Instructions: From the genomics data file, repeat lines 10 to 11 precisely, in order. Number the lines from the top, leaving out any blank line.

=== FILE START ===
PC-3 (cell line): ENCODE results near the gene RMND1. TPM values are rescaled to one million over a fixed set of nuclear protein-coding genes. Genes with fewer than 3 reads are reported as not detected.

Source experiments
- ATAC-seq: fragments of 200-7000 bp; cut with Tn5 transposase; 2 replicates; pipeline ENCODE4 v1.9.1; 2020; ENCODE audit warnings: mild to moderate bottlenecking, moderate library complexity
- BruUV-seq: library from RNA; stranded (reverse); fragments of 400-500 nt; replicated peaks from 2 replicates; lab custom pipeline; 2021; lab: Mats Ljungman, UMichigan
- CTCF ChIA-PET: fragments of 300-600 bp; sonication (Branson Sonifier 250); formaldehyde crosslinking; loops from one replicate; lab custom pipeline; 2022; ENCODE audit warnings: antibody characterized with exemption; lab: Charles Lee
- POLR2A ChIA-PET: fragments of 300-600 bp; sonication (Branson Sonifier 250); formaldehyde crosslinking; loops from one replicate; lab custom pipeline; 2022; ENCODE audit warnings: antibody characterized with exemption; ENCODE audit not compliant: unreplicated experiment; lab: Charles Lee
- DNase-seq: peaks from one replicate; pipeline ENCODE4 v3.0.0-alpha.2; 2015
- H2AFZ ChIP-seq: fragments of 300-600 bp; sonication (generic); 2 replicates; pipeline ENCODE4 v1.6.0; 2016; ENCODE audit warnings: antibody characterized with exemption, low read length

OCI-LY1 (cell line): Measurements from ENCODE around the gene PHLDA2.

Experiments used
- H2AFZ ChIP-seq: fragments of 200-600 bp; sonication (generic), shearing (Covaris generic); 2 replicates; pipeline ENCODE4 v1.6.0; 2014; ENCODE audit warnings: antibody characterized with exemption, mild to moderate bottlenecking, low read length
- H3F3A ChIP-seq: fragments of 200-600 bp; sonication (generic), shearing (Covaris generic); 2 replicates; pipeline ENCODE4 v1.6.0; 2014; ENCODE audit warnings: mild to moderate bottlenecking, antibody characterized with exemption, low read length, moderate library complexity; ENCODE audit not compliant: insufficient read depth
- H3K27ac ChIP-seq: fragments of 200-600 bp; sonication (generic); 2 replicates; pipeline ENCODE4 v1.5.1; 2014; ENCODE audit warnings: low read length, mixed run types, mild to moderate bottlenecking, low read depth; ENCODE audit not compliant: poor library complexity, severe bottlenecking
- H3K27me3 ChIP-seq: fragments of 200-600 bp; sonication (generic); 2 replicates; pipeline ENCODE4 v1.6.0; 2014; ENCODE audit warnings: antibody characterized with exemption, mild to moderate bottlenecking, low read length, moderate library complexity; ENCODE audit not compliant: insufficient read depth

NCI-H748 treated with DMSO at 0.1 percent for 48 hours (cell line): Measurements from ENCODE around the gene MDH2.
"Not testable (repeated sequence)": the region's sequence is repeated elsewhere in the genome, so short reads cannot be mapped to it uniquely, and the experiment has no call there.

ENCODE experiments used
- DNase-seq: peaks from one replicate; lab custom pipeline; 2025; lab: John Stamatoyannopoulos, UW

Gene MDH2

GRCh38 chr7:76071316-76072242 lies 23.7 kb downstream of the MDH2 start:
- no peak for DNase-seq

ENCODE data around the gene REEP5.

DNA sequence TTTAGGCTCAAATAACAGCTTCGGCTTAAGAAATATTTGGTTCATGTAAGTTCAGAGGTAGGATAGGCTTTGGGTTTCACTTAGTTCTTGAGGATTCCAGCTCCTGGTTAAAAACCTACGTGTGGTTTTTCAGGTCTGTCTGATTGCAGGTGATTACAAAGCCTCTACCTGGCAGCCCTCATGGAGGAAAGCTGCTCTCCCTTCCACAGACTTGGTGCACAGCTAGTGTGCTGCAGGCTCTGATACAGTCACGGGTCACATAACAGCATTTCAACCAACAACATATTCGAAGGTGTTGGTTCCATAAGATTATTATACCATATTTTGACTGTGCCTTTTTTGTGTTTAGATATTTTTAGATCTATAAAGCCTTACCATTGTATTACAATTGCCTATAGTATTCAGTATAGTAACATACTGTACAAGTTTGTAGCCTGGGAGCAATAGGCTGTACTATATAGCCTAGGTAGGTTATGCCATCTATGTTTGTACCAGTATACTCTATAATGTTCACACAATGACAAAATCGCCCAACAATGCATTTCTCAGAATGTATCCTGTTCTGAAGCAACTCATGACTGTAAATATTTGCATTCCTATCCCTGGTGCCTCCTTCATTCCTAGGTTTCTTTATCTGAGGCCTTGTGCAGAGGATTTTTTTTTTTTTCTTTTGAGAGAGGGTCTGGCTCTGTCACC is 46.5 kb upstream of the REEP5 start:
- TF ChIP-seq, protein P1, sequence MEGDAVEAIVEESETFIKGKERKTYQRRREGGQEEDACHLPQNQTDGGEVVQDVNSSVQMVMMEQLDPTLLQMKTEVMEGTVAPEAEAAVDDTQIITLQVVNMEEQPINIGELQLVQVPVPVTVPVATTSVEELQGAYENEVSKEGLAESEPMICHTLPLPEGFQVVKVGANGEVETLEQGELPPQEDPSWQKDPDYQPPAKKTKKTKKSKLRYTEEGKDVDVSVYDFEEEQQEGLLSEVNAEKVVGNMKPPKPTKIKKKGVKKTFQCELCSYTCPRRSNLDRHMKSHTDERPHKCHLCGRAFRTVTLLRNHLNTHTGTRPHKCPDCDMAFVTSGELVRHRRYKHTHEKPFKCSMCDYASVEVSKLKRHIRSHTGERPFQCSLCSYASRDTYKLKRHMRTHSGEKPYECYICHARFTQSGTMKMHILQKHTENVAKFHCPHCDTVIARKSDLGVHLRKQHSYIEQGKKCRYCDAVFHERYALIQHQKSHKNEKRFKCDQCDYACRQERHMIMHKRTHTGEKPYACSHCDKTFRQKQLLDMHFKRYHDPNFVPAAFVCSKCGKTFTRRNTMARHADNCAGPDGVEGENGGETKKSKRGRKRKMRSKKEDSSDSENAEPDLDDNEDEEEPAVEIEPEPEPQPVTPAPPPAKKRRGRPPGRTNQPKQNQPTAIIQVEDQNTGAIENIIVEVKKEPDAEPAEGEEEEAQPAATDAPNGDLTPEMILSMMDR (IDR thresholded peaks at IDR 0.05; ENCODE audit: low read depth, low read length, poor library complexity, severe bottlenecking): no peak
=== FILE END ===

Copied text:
Experiments used
- H2AFZ ChIP-seq: fragments of 200-600 bp; sonication (generic), shearing (Covaris generic); 2 replicates; pipeline ENCODE4 v1.6.0; 2014; ENCODE audit warnings: antibody characterized with exemption, mild to moderate bottlenecking, low read length